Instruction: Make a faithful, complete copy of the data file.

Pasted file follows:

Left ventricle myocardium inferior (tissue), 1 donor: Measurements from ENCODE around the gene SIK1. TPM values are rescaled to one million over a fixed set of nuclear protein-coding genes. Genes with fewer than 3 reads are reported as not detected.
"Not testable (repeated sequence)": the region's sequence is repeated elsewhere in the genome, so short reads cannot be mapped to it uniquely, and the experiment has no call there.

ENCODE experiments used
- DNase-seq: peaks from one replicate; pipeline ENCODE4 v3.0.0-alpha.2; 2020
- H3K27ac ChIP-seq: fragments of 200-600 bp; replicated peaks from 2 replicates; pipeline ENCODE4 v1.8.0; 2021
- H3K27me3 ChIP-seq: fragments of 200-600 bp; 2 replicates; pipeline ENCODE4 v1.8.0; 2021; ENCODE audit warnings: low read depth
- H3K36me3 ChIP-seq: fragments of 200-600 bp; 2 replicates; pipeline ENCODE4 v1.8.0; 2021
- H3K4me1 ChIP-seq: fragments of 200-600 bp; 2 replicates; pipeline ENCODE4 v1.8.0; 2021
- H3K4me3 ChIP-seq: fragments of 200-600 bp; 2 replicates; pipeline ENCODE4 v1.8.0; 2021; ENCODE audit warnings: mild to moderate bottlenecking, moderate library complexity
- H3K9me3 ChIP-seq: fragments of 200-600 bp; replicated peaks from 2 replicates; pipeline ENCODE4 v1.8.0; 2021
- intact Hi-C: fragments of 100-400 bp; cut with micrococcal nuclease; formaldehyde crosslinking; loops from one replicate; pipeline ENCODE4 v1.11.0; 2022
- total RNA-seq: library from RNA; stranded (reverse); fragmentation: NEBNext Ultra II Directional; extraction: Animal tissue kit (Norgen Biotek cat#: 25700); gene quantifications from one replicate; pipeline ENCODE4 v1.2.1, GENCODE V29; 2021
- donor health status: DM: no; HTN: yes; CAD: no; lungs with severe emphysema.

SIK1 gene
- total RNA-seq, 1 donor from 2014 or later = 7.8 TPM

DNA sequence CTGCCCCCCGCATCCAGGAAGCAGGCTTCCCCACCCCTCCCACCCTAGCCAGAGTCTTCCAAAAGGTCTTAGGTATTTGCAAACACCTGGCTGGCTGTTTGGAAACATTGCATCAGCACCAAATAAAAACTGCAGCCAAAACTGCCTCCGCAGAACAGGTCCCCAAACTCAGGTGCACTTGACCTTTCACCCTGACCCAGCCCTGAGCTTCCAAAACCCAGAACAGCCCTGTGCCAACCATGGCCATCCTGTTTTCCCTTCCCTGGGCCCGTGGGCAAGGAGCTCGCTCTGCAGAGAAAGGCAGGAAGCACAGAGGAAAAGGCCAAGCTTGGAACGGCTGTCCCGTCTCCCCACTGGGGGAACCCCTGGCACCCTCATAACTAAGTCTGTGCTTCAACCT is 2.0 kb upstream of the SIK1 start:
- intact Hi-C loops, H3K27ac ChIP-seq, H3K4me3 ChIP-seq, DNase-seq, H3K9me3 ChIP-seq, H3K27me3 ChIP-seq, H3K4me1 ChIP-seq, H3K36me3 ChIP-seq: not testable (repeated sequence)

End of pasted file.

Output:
Left ventricle myocardium inferior (tissue), 1 donor: Measurements from ENCODE around the gene SIK1. TPM values are rescaled to one million over a fixed set of nuclear protein-coding genes. Genes with fewer than 3 reads are reported as not detected.
"Not testable (repeated sequence)": the region's sequence is repeated elsewhere in the genome, so short reads cannot be mapped to it uniquely, and the experiment has no call there.

ENCODE experiments used
- DNase-seq: peaks from one replicate; pipeline ENCODE4 v3.0.0-alpha.2; 2020
- H3K27ac ChIP-seq: fragments of 200-600 bp; replicated peaks from 2 replicates; pipeline ENCODE4 v1.8.0; 2021
- H3K27me3 ChIP-seq: fragments of 200-600 bp; 2 replicates; pipeline ENCODE4 v1.8.0; 2021; ENCODE audit warnings: low read depth
- H3K36me3 ChIP-seq: fragments of 200-600 bp; 2 replicates; pipeline ENCODE4 v1.8.0; 2021
- H3K4me1 ChIP-seq: fragments of 200-600 bp; 2 replicates; pipeline ENCODE4 v1.8.0; 2021
- H3K4me3 ChIP-seq: fragments of 200-600 bp; 2 replicates; pipeline ENCODE4 v1.8.0; 2021; ENCODE audit warnings: mild to moderate bottlenecking, moderate library complexity
- H3K9me3 ChIP-seq: fragments of 200-600 bp; replicated peaks from 2 replicates; pipeline ENCODE4 v1.8.0; 2021
- intact Hi-C: fragments of 100-400 bp; cut with micrococcal nuclease; formaldehyde crosslinking; loops from one replicate; pipeline ENCODE4 v1.11.0; 2022
- total RNA-seq: library from RNA; stranded (reverse); fragmentation: NEBNext Ultra II Directional; extraction: Animal tissue kit (Norgen Biotek cat#: 25700); gene quantifications from one replicate; pipeline ENCODE4 v1.2.1, GENCODE V29; 2021
- donor health status: DM: no; HTN: yes; CAD: no; lungs with severe emphysema.

SIK1 gene
- total RNA-seq, 1 donor from 2014 or later = 7.8 TPM

DNA sequence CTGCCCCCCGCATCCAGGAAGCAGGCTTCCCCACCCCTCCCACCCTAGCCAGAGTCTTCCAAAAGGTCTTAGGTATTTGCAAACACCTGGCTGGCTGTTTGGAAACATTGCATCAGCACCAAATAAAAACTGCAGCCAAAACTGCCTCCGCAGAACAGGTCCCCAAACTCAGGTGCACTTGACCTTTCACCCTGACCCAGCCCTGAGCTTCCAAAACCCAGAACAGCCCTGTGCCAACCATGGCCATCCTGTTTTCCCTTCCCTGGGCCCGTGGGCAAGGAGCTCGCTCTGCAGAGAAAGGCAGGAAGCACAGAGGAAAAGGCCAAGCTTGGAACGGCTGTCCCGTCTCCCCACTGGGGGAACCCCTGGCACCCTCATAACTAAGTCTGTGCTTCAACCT is 2.0 kb upstream of the SIK1 start:
- intact Hi-C loops, H3K27ac ChIP-seq, H3K4me3 ChIP-seq, DNase-seq, H3K9me3 ChIP-seq, H3K27me3 ChIP-seq, H3K4me1 ChIP-seq, H3K36me3 ChIP-seq: not testable (repeated sequence)